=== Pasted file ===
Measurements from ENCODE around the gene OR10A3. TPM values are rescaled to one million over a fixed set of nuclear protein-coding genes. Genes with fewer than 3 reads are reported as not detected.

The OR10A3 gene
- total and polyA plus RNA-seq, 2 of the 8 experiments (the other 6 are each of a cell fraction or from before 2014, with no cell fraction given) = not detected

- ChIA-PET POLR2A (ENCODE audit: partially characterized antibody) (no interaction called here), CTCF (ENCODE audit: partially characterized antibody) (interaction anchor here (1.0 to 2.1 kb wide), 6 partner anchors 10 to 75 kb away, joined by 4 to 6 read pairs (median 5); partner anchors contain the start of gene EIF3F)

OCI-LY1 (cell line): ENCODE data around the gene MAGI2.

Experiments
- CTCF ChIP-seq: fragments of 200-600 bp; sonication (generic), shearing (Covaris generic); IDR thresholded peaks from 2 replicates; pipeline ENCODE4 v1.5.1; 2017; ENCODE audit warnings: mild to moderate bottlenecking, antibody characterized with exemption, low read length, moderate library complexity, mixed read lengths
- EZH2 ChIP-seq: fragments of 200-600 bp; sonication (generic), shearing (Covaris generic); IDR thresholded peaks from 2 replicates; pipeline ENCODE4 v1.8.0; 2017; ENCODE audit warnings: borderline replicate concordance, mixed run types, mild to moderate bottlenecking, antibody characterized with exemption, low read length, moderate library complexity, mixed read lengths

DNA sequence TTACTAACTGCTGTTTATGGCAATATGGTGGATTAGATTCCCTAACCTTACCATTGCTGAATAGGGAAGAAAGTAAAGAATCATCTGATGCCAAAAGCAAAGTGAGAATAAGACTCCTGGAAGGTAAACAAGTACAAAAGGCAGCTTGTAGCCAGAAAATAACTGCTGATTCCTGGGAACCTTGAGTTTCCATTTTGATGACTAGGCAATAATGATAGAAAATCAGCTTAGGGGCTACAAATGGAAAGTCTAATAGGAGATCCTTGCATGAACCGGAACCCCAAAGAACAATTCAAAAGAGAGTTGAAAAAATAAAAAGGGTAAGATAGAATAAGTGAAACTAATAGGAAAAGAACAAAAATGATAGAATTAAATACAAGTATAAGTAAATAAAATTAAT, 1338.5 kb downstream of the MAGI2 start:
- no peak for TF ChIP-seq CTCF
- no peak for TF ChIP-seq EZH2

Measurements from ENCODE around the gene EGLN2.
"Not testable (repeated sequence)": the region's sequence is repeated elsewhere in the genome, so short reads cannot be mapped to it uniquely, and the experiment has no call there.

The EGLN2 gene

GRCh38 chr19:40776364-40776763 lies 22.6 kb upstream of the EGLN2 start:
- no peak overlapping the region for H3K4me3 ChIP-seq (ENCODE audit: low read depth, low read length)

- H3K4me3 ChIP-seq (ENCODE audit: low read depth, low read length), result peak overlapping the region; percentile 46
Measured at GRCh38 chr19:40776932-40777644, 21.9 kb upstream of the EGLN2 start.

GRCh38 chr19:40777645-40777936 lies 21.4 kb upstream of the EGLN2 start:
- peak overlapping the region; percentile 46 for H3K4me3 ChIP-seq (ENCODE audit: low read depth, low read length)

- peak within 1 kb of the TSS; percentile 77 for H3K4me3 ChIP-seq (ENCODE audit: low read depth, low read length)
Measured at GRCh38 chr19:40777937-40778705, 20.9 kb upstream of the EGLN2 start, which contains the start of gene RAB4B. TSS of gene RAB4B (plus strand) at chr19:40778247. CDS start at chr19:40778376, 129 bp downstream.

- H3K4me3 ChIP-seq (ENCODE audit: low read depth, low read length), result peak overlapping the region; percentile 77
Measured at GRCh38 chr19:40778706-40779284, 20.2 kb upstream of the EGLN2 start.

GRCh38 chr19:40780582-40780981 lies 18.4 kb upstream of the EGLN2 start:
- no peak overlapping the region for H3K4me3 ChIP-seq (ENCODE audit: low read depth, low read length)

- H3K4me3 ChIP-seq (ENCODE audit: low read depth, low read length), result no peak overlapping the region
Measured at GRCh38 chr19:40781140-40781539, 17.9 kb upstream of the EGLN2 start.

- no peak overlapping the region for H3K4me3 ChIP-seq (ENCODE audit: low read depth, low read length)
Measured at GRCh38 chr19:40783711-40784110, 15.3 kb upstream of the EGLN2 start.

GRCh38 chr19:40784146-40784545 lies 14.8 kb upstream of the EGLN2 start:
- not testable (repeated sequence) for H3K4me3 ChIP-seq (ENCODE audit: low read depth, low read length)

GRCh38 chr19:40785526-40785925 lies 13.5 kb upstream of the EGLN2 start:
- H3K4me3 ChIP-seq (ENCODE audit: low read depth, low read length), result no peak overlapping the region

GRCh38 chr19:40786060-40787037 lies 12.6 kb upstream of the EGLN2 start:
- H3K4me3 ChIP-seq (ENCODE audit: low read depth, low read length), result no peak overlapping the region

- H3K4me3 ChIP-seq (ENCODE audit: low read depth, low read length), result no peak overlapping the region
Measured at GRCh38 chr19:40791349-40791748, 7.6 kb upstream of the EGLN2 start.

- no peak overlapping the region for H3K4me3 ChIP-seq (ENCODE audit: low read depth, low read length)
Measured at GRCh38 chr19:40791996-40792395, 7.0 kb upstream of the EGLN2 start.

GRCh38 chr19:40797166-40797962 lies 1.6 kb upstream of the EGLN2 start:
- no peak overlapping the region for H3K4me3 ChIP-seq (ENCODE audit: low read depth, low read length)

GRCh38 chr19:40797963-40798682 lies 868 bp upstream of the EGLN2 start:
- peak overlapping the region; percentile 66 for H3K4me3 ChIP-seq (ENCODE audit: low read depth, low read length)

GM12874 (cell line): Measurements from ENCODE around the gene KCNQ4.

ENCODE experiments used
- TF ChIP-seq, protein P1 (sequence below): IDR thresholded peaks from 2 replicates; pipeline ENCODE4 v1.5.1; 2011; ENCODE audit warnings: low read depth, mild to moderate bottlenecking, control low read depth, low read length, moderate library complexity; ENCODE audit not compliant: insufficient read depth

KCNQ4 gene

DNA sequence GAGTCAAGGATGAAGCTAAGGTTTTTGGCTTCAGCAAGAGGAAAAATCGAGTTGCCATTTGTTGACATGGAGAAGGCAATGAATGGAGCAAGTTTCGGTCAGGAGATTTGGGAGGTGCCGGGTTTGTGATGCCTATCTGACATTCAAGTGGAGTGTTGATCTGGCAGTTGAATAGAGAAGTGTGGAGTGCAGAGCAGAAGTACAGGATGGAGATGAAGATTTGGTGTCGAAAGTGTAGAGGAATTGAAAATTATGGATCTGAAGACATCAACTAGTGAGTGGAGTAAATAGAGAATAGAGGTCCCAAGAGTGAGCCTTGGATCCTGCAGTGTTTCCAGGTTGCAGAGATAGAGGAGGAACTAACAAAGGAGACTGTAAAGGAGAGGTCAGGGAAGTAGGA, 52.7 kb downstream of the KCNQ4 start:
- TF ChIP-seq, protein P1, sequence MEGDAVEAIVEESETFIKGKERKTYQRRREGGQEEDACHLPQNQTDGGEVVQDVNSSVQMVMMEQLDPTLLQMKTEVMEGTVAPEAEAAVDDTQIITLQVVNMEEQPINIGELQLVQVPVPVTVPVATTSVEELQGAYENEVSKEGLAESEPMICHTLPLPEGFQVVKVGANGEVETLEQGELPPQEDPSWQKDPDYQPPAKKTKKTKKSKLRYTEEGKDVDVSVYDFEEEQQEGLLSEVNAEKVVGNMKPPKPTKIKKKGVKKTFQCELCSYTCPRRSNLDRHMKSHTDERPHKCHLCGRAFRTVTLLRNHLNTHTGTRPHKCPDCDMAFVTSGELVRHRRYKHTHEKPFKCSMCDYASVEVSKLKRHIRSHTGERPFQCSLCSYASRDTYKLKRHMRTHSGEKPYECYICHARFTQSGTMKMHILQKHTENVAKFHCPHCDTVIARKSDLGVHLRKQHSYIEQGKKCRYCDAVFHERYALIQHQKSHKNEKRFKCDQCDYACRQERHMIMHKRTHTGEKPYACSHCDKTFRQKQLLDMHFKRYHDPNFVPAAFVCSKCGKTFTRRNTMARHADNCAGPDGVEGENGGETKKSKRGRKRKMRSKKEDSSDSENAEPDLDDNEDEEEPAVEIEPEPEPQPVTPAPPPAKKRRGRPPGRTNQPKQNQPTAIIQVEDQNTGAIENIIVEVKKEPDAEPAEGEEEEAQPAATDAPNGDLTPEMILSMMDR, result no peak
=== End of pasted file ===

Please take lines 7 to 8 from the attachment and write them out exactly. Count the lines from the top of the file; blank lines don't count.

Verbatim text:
- CTCF ChIP-seq: fragments of 200-600 bp; sonication (generic), shearing (Covaris generic); IDR thresholded peaks from 2 replicates; pipeline ENCODE4 v1.5.1; 2017; ENCODE audit warnings: mild to moderate bottlenecking, antibody characterized with exemption, low read length, moderate library complexity, mixed read lengths
- EZH2 ChIP-seq: fragments of 200-600 bp; sonication (generic), shearing (Covaris generic); IDR thresholded peaks from 2 replicates; pipeline ENCODE4 v1.8.0; 2017; ENCODE audit warnings: borderline replicate concordance, mixed run types, mild to moderate bottlenecking, antibody characterized with exemption, low read length, moderate library complexity, mixed read lengths